Charcoal Conflict in Climate Change’s Decarbonisation Dilemmas: Knots of Livelihood, Nutrition, Communities, Gender, Migration & Energy in East Africa


Start date: 1 June, 2023 End date: 30 November, 2027 Project type: Research projects in countries with extended development cooperation (earlier Window 1) Project code: 23-07-KU Countries: Tanzania Uganda Thematic areas: Climate change, Economic development and value chains, Energy, Lead institution: University of Copenhagen (UCPH), Denmark Partner institutions: Makerere University (MAK), Uganda St. Augustine University of Tanzania, Tanzania Project coordinator: Ole Wæver Total grant: 10,399,621 DKK

Project summary

Charcoal is the main source of energy in Ugandan and Tanzanian households. But in both countries, charcoal policies are contradictory: Negative effects like deforestation and emissions motivate change through fuel switching or greening of the charcoal value chain. Simultaneously, development goals and population growth intensify charcoal dependence. Meanwhile, global climate agendas put pressure on countries like Uganda and Tanzania. This increases risks that sudden changes dictated from above overlook the complex dynamics around charcoal and its role in local life: the social and political economy of livelihoods, gender relations, informal economies, ethnic relations and private sector growth.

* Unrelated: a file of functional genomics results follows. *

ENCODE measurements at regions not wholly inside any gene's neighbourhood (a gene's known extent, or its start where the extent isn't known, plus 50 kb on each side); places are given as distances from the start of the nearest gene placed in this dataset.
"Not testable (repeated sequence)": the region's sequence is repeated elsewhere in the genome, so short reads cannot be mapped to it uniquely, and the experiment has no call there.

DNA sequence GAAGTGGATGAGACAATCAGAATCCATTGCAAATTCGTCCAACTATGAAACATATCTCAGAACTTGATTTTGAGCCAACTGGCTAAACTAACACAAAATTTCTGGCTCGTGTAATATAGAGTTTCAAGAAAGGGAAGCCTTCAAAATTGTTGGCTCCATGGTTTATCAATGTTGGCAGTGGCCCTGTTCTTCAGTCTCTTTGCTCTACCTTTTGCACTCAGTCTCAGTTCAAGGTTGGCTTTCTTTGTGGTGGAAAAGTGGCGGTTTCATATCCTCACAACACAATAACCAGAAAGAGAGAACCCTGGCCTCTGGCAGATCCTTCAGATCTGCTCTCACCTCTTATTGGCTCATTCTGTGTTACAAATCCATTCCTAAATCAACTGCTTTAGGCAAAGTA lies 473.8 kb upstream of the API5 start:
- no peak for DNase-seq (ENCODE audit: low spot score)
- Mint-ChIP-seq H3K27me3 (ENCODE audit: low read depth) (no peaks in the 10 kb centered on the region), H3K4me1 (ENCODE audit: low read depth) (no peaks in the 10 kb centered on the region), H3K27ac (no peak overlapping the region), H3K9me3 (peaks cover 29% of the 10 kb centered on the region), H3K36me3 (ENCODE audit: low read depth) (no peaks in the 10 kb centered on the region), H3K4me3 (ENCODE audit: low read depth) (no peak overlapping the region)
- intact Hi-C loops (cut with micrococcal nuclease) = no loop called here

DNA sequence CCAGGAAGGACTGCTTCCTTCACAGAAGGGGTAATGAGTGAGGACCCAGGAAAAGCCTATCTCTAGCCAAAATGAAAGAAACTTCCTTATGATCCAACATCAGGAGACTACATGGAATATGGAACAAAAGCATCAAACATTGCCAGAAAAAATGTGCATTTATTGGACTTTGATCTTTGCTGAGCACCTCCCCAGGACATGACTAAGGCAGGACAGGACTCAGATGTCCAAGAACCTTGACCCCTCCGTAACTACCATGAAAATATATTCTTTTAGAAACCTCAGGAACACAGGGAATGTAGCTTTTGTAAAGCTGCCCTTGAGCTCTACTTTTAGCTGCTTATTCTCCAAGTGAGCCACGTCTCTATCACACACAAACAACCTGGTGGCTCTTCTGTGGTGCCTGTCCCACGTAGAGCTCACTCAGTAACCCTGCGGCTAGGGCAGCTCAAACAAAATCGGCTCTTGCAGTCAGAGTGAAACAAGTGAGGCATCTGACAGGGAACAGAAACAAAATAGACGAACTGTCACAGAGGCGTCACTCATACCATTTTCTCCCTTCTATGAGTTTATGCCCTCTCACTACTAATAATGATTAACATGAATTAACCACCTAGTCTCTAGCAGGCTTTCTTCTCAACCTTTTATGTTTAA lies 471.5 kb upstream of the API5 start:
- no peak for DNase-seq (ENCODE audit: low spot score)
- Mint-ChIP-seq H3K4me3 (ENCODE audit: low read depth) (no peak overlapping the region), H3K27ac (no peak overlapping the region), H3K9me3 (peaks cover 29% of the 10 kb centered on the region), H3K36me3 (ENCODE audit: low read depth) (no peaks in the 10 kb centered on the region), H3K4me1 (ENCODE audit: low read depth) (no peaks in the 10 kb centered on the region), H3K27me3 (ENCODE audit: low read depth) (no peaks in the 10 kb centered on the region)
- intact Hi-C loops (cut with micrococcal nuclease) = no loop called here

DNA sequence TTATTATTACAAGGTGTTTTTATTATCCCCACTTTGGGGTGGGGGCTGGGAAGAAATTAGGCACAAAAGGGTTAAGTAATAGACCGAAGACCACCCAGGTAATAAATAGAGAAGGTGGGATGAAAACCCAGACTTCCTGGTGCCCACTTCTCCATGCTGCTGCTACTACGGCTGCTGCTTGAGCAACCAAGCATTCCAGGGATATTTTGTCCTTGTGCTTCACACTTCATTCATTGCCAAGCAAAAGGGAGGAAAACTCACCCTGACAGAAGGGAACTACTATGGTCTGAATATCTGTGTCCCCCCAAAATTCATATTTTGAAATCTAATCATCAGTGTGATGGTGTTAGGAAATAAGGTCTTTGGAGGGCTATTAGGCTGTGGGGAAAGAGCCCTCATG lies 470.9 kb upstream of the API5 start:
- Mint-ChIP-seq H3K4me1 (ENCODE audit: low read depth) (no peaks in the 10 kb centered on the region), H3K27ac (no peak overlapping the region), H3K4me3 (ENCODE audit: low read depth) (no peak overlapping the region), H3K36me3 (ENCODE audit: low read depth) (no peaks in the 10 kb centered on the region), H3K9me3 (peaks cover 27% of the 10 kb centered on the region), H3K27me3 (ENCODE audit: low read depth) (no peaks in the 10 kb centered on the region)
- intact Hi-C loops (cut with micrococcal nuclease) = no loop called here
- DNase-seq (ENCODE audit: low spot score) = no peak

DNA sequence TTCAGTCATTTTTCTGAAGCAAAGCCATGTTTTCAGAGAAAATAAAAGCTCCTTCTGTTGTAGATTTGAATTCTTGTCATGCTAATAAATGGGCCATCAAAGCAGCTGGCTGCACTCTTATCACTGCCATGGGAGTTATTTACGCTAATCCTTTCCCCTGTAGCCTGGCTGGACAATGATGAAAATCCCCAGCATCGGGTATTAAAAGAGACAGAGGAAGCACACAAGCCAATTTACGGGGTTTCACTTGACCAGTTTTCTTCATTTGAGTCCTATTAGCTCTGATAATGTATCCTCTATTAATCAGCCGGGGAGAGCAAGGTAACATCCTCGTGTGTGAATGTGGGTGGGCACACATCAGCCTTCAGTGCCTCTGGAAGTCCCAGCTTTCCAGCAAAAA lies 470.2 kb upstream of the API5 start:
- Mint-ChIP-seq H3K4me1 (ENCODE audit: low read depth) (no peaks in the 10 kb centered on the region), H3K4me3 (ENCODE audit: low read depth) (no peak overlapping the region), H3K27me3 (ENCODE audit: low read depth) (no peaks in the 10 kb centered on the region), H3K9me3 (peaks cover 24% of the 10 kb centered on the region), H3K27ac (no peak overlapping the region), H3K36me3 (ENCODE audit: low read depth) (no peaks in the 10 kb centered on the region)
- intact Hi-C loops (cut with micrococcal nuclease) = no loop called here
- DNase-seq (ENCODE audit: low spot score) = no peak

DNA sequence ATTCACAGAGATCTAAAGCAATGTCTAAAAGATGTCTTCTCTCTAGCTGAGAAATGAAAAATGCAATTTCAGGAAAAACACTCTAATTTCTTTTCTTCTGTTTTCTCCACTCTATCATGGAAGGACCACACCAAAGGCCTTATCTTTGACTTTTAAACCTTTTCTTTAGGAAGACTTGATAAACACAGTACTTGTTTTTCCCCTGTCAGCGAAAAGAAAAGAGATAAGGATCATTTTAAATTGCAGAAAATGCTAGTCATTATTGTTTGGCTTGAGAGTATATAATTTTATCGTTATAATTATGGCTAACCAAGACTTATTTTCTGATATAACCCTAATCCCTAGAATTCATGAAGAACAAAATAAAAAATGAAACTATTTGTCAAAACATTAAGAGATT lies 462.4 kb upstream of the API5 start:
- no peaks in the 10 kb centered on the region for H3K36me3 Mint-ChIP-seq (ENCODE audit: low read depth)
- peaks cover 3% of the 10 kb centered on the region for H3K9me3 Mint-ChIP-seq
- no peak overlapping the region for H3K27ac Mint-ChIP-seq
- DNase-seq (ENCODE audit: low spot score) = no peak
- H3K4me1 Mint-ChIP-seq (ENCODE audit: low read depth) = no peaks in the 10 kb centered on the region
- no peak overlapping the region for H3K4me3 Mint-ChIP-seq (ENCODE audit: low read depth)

Through a focus on “decarbonisation dilemmas”, this project aims, first of all, to understand the pitfalls of climate change mitigation efforts, including conflicts spurred by greening complex value chains in vulnerable communities. Secondly, to contribute to further theoretical conceptualisations of climate justice and global governance by concretely linking these to local cases. Thirdly, to develop peaceful pathways to energy transitions, that limit emissions and support local livelihoods.

The project comprises four themes. One is sociocultural conflict around charcoal explored with local fieldwork on select regions. The other main theme is on legal and policy frameworks and their inconsistencies. Adding to this is an underlying theme on local solutions and an overarching theme on global governance structures.

The project will be conducted through multidisciplinary methodologies in the fields of sociology, law and political science, reflecting the core competencies of the three institutions involved; St. Augustine University of Tanzania, Human Rights and Peace Centre (HURIPEC) at Makerere University, Uganda, and the Centre for Resolution of International Conflicts (CRIC) at the University of Copenhagen, Denmark.

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